Two ex-Googlers are going big with a new concept that could challenge the small mom-and-pop shops from which it takes its name. Bodega has arrived, and it could help drive the digitized gentrification and automation of foodservice.
Named after the popular moniker for the neighborhood convenience store in New York City, Los Angeles and other cities thoughout the U.S., the concept is the brainchild of Paul McDonald, a 13-year product-management veteran at Google, and fellow Google alum and co-founder Ashwath Rajan.1
Taking the grab-and-go foodservice trend to the next level, Bodega eliminates the need to make a trip to the corner store. Instead, consumers can take what they need from interactive pantry boxes filled with nonperishable snacks, beverages and other goods.
Conveniently placed in gyms, dorms, offices and apartment buildings, the boxes could be a boon to time-strapped millennials hungry for instant gratification. An app opens the boxes, automatically charging consumers for what they take under the invisible eye of camera sensors. The vending machine-like cabinets/mini micro markets are slated to test in over 30 locations in the San Francisco Bay Area.1
From Foodservice Innovation to Controversy Generation
Bodega became a lightning rod of controversy as it came under fire for co-opting the name of a beloved urban institution and community bastion. It was also accused of trying to replace the homey traditional bodega with what some consider a form of tasteless technology and impersonal gentrification.
Even the company’s cat logo, a nod to the perennial pet lurking at the traditional bodega, was sometimes seen as a kind of cultural appropriation and insult. The Googlers’ concept may seem primed to make on-the-go millennials gaga, but it set off a Twitterstorm of complaints, compelling McDonald and Rajan to offer a public apology to anyone they may have offended.2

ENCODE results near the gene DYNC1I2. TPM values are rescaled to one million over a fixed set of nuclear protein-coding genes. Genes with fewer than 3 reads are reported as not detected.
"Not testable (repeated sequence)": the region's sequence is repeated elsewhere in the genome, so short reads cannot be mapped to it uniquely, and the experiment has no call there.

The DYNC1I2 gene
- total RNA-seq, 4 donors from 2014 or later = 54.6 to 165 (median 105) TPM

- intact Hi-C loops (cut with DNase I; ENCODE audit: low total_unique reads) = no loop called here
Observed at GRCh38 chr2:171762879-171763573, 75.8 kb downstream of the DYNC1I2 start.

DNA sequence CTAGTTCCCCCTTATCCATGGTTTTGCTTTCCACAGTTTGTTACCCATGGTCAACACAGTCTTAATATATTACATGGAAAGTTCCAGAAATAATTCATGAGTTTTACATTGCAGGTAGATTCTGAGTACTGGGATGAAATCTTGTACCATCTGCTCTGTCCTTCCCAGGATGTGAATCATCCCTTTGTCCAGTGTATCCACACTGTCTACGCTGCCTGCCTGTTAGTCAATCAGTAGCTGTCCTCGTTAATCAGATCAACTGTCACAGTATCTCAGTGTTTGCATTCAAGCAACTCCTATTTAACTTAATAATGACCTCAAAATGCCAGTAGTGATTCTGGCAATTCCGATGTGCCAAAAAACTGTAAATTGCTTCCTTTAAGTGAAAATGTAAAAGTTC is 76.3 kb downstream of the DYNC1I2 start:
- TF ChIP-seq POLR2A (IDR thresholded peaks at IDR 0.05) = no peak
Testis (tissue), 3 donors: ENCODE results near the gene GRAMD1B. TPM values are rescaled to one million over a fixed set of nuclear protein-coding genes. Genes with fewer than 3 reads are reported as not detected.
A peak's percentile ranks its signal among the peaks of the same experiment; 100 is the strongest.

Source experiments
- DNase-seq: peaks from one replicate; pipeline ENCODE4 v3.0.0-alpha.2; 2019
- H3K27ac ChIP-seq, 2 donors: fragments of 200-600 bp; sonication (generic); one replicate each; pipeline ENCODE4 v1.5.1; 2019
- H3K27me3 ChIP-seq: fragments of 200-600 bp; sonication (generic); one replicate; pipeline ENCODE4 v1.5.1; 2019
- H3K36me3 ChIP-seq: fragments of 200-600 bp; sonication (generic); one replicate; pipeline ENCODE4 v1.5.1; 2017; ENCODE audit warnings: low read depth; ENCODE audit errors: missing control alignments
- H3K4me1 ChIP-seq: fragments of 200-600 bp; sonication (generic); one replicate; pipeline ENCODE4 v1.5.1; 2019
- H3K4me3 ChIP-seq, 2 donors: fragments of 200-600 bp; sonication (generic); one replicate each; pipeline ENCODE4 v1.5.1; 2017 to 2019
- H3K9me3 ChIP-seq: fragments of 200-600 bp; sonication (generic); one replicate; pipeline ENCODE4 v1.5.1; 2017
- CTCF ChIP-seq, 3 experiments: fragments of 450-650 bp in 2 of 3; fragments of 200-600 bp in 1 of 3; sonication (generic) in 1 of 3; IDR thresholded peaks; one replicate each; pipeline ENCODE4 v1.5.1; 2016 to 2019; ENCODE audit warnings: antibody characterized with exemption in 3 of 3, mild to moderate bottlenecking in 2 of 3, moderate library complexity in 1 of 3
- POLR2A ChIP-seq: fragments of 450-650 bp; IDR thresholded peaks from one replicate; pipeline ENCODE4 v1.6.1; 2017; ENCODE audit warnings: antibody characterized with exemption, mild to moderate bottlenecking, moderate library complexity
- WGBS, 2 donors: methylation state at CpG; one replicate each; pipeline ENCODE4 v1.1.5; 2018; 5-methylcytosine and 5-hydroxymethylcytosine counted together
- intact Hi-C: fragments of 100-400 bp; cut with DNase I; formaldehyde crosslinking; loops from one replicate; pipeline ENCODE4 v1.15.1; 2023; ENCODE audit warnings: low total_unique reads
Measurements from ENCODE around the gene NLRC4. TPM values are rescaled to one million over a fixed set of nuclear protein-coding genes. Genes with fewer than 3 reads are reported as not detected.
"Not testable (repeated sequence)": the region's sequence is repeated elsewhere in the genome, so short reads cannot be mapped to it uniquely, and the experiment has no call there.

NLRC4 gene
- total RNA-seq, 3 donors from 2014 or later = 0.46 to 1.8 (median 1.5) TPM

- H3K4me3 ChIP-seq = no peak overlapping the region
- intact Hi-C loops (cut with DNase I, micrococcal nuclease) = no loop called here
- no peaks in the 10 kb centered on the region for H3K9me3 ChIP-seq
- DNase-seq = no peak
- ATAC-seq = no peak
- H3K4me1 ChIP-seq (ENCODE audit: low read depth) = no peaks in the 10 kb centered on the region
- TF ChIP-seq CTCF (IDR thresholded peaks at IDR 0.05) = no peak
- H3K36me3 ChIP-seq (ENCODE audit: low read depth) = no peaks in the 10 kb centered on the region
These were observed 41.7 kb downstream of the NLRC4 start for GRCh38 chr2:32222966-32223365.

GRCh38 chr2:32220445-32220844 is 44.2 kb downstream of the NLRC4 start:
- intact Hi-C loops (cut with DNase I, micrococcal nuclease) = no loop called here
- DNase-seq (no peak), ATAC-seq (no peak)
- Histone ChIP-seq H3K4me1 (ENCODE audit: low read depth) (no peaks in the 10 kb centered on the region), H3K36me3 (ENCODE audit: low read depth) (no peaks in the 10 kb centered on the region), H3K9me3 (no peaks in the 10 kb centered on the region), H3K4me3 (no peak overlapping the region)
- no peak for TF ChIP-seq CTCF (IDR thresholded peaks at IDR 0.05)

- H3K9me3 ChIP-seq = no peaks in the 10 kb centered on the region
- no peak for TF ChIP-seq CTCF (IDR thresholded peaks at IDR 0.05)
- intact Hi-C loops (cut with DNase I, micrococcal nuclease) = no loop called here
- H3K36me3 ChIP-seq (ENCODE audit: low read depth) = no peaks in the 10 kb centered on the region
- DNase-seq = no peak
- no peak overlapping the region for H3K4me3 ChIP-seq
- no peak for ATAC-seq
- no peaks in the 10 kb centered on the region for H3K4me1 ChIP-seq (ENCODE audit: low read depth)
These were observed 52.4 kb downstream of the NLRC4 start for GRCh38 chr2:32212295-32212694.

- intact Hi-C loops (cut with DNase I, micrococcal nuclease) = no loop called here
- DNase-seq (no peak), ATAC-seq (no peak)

Digital Disruption Drives Foodservice Trends
While traditional bodegas are sources of cultural pride for ethnic communities in urban areas, Bodega is buoyed by a wave of technological advances and shifting consumer demands that emphasize speed and convenience. Bodega’s app-accessible vending machines may not seem revolutionary, but they follow the micro market and self-service foodservice trend, which continues to surge.
In 2016, micro market product sales soared 41.9% over the previous year to hit a whopping $949.9 million.3 In addition, more than 5,000 new micro markets were installed, exceeding 2015 placements by 21.7%.3 Bodega’s five-foot-wide pantry boxes may seem modest in size, but the scope of the possibilities is large.
As McDonald explained: “The vision here is much bigger than the box itself. Eventually, centralized shopping locations won’t be necessary, because there will be 100,000 Bodegas spread out, with one always 100 feet away from you.”1
A Plateful of Profits on the Table
As a disruptive reimagining of the convenience store, Bodega and other micro market models have a lot to gain. Convenience stores make up 34.1% of all outlets in the U.S., with a 25% higher store count than superettes, supermarkets, supercenters, drug stores and dollar stores combined.4
What’s more, convenience stores reached a record $233 billion in in-store sales for 2016—the third consecutive year of more than $10 billion in pretax profits.5 A place at the table of the huge c-store market could lead to a heaping plate of sales.
What do you think of Bodega and its implications for the future of millennial snack marketing and micro markets? Curious about how trusted product assortments help boost sales for vending machines, micro markets and c-stores? Share your thoughts below.